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Analysts at Nomura noted that the September BOJ Tankan survey showed weaker business sentiment.

Key Quotes:

“The current business conditions DI for large manufacturers was +19, deteriorating 2pt from the previous survey (June), while the DI for large non-manufacturers was also down 2pt from the previous survey at +22. These results were weaker than market consensus. Our economists expected a deterioration in future DIs, but  current  sentiment was weaker than expected. The unchanged future DI of non-manufacturing was the only small positive surprise from the confidence DIs.

In terms of the price outlook, large corporates’ current assessment of “changes in output prices” improved from the June survey, while the future DI weakened. Although energy prices have been rising, large corporates’ assessment of input price changes did not rise. Inflation expectations among corporates will be released tomorrow, but there may not be a meaningful improvement. Large corporates’ assessment of labour shortages worsened further (more shortages), while large manufacturers’ assessment of production capacity improved (less  shortages). These also suggest mixed inflation momentum.  

The survey results also showed that the reversal rate is still far off again (Corporates’ view on lending attitudes among financial institutions has stayed very positive, suggesting financial institutions have maintained their accommodative stances.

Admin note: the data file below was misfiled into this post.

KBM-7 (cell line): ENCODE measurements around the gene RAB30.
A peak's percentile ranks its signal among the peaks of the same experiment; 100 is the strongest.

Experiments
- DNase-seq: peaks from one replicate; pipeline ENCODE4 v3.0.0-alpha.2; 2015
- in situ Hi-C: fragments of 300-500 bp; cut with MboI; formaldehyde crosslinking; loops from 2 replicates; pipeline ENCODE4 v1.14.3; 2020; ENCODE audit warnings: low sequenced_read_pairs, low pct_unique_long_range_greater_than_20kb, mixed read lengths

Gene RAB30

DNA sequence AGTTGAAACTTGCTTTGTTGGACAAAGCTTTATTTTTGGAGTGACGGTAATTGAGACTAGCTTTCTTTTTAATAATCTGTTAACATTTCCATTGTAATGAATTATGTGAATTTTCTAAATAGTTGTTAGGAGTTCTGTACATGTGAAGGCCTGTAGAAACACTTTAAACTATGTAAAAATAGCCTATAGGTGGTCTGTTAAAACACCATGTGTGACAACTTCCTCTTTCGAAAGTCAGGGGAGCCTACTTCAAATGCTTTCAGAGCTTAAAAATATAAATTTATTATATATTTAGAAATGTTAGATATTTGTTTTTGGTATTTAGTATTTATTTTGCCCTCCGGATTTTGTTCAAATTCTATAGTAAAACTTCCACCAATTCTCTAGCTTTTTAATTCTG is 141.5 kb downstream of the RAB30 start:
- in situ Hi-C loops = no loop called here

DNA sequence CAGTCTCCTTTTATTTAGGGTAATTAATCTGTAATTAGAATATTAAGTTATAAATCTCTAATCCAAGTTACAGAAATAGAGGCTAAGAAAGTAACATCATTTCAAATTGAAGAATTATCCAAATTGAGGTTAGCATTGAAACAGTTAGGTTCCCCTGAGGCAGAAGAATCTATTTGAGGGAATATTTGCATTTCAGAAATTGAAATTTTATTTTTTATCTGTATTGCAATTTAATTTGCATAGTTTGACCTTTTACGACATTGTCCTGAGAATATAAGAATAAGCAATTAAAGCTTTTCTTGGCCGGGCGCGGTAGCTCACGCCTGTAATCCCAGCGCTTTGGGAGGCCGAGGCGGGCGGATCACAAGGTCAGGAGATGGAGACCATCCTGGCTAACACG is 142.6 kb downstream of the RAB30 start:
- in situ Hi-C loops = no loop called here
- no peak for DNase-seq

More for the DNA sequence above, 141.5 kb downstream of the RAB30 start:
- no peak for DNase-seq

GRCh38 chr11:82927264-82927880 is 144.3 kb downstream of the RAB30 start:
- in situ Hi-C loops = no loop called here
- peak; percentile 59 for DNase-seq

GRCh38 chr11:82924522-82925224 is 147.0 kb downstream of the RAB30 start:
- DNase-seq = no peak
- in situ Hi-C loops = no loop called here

While the negative side-effects of BOJ easing have attracted market interest, there are limited signs of the side-effects of slowing banks’ lending activity. The BOJ changed/tweaked its policies in July and Governor Kuroda suggested the Bank is now monitoring the efficacy of changes.

While the BOJ is likely to reduce its JGB purchases further, concerns over side-effects may not lead to rate hikes by the BOJ anytime soon. The Semi-annual Financial System Report scheduled for publication later this month is still worth monitoring, but changes in the BOJ’s policy stance are unlikely to alleviate the side-effects on financial institutions.  

Manufacturers’ assumption of USD/JPY did not change materially from three months ago, even though USD/JPY rose during the period. For H2 FY2018, the average assumption is just at 107.29, largely unchanged from 107.26 in the previous report.

This suggests Japanese exporters may not be in a rush to sell USD at the current spot of around 114, as the risk of USD/JPY breaching that level is limited. We also note that as a result of the recent recovery in oil prices, Japan’s trade balance is deteriorating.

In the near term, corporates’ flows may not put much downward pressure on USD/JPY.  

These survey results show that a BOJ tightening is very unlikely, which should sustain strong foreign portfolio investment by Japanese investors. A deteriorating trade balance and strong FDI outflows also point to corporates  flows  turning more JPY negative too. As risks from US-Japan trade tensions have declined, upside room for  yencrosses  is clearly increasing.”